At Step SJ2, it is checked whether the value of the recover_timer register is larger than the time designated by the thinning index. The recover_timer register shows a lapse time after the previous recovery data is received. The time designated by the thinning index corresponds to the period of transmitting the recovery data.

If the value of the recover_timer register is larger than the time designated by the thinning index, the flow advances to Step SJ3.

At Step SJ3, the received packet is transferred to the WWW server 8. At Step SJ4, the recover_timer register is set to “0” to terminate the above processes. The recover_timer register is counted up at a predetermined time interval by an interrupt process. This interrupt process is enabled at the predetermined time interval by the timer 24 shown in FIG. 2.

If it is judged at Step SJ2 that the value of the recover_timer is not larger than the time designated by the thinning index, it means that the predetermined time does not still lapse, and the flow advances to Step SJ5.

At Step SJ5, all the data field of the received packet is discarded and only the header field is left. At Step SJ6, the packet constituted of only the header field is transferred to the WWW server 8 to thereafter terminate the above processes.

In the above operation, the packet with only the header field is transferred. Instead, the packet itself may not be transferred in order to further reduce the data amount. In this case, however, it is necessary to judge whether the packet is deleted by thinning or it is lost by a communications error. If the packet is lost by a communications error, it is necessary to recover it, whereas if it is deleted by thinning, it is unnecessary to recover it.

Instead of counting up the value of the recover_timer register by the interrupt process, the number of receptions of recovery data from the main server may be counted. For example, of three receptions of recovery data from the main server, the recovery data received at the first and second times is deleted and the packets with only the header field are transferred, and for the recovery data received at the third time, the packet with both the header and data fields is transferred. With this process, it is not necessary to count up the value of the recover_timer register by the interrupt process.

In order to simplify the process, the sequence number 45 and time data 46 in the packet may not be renewed. Conversely, if the data quality is to be improved, the sequence number 45 and time data 46 may be renewed. This additional data renewal can recover more reliably the data lost by communication errors such as data loss and data change.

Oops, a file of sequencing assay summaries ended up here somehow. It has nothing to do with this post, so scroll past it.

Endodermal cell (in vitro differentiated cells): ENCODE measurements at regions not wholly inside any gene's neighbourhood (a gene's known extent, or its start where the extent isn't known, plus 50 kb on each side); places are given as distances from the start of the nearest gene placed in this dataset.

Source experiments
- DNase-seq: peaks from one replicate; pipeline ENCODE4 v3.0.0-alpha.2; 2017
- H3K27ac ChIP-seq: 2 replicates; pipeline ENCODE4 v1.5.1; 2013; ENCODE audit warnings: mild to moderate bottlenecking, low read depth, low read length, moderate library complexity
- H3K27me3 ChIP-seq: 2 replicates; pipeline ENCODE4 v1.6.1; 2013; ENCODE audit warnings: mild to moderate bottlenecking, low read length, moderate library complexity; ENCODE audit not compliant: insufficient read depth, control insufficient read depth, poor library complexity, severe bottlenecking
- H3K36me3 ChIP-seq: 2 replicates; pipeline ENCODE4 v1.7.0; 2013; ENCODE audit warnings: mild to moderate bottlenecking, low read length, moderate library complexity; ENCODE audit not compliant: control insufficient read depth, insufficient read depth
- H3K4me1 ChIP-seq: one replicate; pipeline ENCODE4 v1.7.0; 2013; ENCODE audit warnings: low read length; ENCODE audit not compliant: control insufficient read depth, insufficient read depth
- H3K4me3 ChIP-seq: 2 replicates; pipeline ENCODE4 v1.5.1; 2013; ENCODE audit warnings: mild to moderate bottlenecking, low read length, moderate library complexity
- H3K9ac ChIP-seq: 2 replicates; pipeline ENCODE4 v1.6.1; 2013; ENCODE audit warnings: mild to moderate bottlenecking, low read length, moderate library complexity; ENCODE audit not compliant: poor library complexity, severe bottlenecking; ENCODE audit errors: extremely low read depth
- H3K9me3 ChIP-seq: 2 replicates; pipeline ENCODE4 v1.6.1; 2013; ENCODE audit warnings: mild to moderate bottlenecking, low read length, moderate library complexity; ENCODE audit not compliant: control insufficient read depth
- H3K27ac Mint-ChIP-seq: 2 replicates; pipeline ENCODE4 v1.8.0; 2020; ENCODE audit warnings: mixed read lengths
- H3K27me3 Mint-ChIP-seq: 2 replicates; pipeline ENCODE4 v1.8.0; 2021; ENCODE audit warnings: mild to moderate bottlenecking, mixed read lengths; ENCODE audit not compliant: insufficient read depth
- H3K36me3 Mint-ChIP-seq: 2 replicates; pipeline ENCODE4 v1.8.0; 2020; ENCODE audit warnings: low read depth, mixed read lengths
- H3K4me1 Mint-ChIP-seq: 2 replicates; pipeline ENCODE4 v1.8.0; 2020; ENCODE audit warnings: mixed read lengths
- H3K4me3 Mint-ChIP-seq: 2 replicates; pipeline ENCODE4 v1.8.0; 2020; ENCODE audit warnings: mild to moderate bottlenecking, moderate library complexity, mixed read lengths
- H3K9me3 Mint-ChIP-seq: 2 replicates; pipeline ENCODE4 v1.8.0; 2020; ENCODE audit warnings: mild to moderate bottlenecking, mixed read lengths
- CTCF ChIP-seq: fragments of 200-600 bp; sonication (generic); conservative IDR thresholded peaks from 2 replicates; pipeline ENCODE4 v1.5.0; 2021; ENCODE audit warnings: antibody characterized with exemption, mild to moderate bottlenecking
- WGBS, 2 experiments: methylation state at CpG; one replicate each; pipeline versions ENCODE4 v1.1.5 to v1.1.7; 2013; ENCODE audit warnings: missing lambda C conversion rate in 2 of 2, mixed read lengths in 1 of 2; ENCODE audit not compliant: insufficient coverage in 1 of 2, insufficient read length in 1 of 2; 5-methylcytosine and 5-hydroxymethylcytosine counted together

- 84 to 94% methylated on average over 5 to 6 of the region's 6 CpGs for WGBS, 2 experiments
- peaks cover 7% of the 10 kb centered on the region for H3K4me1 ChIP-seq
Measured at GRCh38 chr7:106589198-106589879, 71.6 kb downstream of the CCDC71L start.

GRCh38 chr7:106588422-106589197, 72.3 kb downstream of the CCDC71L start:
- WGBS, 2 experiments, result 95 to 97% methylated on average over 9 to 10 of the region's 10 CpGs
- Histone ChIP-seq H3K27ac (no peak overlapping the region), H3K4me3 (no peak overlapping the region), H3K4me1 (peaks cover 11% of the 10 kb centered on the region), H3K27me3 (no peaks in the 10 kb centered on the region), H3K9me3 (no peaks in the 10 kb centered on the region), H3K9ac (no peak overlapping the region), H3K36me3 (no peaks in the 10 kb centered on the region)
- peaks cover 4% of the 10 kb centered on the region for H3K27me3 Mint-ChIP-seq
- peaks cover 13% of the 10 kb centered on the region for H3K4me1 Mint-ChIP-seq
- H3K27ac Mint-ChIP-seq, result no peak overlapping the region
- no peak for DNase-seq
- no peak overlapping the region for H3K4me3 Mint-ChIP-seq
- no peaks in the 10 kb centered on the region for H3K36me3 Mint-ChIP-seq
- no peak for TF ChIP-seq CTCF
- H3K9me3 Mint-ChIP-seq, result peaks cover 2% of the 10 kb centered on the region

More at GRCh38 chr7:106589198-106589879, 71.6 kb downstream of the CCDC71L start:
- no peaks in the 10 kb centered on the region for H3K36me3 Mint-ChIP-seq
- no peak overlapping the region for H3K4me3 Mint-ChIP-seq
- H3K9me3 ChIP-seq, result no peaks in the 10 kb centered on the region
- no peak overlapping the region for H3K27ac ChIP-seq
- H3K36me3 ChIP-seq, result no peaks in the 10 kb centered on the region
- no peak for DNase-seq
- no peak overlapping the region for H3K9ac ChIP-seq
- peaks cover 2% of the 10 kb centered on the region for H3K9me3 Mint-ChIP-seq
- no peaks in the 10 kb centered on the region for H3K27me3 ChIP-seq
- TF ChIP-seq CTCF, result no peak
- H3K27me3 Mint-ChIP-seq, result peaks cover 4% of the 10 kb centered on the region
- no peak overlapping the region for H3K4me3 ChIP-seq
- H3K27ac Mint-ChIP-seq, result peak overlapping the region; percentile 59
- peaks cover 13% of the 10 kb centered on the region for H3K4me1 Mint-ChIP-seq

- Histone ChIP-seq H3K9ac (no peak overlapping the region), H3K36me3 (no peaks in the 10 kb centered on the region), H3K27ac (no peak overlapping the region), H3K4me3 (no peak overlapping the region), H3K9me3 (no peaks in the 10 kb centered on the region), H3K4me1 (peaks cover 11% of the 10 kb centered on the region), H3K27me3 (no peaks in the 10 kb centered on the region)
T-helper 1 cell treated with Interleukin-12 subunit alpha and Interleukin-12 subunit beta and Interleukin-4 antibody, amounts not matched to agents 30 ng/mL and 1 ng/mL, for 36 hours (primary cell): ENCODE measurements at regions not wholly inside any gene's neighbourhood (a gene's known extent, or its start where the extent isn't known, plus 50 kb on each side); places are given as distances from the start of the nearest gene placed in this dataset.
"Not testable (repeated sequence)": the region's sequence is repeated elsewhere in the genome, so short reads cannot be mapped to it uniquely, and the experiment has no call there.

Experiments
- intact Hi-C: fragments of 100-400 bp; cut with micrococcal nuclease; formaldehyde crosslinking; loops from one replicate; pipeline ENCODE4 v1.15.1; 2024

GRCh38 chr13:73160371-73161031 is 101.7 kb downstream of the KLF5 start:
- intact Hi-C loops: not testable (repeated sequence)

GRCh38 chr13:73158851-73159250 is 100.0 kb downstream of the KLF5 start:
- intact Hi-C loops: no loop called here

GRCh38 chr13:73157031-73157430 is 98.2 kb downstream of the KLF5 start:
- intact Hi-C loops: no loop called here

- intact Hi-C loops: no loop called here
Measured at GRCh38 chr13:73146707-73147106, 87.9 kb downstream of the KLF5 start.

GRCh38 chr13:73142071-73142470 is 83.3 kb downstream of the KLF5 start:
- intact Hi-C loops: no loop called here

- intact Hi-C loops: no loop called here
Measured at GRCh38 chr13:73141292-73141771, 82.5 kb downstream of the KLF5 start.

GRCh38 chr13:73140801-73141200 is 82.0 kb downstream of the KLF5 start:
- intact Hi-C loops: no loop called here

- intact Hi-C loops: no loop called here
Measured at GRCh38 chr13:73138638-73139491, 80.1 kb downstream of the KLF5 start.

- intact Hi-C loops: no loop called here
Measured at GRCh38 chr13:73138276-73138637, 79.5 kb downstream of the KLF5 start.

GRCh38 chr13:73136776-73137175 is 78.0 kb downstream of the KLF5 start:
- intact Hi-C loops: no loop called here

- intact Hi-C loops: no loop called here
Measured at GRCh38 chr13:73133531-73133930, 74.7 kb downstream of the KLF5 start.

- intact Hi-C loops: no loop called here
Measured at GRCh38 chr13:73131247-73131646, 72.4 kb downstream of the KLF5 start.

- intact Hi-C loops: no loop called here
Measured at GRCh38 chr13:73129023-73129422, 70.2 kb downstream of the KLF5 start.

FIG. 16 is a flow chart illustrating the operation of the proxity server when it transmits a key-off event with a priority over the key-on event.

At Step SK1, the key-off event data is derived from the packet received from the main server, and the flow advances to Step SK2. If the packet does not contain key-off event data, the whole received packet is transferred to the WWW server 8.

At Step SK2, a new packet having the data field containing only the derived key-off event data is generated.

At Step SK3, the newly generated packet is transferred to the WWW server 8.

At Step SK4, the remaining packet with the key-off event data being deleted is transferred to the WWW server 8 to thereafter terminate the above processes. In the above processes, the data in the packet is separated into the key-off event data and other data, first at Step SK3 the key-off event data is preferentially transferred, and then at Step SK4 the other data is transferred.

As the transfer timing at Step SK4 is delayed from the transfer timing at Step SK3, data can be transferred in a dispersed manner, the traffic congestion can be alleviated as compared to the case where all the data is transferred at the same time.

FIG. 17 is a flow chart illustrating the operation of the proxity server when it transfers data by deleting the image data.

At Step SL1, it is checked whether the packet received from the main server is image data. This check is realized by referring to the data ID 44 (FIG. 4). If the value of the data ID is “3”, the received packet is image data. This flow chart illustrates the operation of deleting image data, and if data other than the image data is received, this process is terminated immediately. When the image data is received, the flow advances to Step SL2.

At Step SL2, the data field of the received packet is deleted and only the header field is left. At Step SL3, a packet with only the header field is transferred to the WWW server 8 to thereafter terminate the above processes.